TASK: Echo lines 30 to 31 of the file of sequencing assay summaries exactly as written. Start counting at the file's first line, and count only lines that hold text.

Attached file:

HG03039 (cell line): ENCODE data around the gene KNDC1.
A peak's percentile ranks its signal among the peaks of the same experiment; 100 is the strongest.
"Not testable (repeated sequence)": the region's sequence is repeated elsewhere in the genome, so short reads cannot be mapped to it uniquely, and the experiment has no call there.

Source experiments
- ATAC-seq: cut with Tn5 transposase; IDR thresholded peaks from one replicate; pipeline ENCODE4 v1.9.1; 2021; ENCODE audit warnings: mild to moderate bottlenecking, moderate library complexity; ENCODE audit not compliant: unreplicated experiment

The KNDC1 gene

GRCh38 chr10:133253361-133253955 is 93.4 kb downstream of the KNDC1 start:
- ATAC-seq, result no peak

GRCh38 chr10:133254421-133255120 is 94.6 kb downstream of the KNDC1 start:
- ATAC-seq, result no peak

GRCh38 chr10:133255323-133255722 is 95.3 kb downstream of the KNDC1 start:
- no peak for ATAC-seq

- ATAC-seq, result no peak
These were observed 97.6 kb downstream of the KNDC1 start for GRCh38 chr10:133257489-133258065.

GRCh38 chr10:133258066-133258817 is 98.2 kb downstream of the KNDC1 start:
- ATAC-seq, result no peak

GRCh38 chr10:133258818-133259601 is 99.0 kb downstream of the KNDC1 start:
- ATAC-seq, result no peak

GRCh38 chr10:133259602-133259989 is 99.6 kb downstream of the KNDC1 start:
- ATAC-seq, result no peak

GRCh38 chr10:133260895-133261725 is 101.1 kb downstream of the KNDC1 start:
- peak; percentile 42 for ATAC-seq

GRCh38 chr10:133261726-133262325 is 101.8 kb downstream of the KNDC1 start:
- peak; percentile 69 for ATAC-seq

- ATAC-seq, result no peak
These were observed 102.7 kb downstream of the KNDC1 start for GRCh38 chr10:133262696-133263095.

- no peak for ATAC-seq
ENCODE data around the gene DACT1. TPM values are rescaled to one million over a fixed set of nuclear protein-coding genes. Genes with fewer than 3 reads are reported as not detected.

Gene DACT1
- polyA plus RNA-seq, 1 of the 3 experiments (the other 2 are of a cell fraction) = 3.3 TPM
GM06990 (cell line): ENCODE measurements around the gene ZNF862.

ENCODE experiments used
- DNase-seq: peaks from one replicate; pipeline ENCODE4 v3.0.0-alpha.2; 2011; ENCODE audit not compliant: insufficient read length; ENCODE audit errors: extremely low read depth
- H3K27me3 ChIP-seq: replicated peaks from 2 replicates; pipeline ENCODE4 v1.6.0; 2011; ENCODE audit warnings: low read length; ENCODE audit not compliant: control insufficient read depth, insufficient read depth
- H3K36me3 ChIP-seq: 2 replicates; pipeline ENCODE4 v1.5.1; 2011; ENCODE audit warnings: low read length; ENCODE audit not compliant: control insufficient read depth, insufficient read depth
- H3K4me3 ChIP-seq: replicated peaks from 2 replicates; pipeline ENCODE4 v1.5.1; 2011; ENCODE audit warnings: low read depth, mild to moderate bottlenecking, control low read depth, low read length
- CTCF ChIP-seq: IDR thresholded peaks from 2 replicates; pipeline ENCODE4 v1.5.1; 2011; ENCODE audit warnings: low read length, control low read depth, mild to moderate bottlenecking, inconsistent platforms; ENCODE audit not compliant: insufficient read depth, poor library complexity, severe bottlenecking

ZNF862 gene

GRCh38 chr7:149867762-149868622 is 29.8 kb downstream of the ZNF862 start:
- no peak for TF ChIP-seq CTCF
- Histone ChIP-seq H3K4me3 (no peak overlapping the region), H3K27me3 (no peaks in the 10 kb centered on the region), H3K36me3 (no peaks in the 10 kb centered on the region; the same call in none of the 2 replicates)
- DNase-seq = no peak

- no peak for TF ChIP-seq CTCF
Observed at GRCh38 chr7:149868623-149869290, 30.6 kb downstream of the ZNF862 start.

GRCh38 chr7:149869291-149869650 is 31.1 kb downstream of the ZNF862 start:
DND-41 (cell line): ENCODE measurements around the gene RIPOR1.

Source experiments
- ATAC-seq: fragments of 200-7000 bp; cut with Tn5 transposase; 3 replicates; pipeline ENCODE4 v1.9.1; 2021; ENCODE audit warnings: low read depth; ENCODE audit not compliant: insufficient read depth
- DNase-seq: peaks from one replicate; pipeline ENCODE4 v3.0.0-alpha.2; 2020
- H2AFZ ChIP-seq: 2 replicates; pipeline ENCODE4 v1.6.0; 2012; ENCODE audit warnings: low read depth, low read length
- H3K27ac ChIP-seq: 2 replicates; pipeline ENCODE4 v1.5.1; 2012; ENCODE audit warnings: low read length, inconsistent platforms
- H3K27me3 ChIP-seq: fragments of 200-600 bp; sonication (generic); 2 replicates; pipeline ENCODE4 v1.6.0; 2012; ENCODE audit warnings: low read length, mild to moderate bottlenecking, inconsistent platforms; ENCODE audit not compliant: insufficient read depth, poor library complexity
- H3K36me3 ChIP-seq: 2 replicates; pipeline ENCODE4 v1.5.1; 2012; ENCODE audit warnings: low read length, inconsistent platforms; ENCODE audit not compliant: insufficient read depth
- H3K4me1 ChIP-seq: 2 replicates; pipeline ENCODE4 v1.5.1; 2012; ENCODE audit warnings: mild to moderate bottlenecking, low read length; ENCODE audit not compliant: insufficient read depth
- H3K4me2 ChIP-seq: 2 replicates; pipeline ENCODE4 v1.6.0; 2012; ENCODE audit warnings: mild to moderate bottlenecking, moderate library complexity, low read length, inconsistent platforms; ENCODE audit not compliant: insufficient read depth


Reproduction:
- polyA plus RNA-seq, 1 of the 3 experiments (the other 2 are of a cell fraction) = 3.3 TPM
GM06990 (cell line): ENCODE measurements around the gene ZNF862.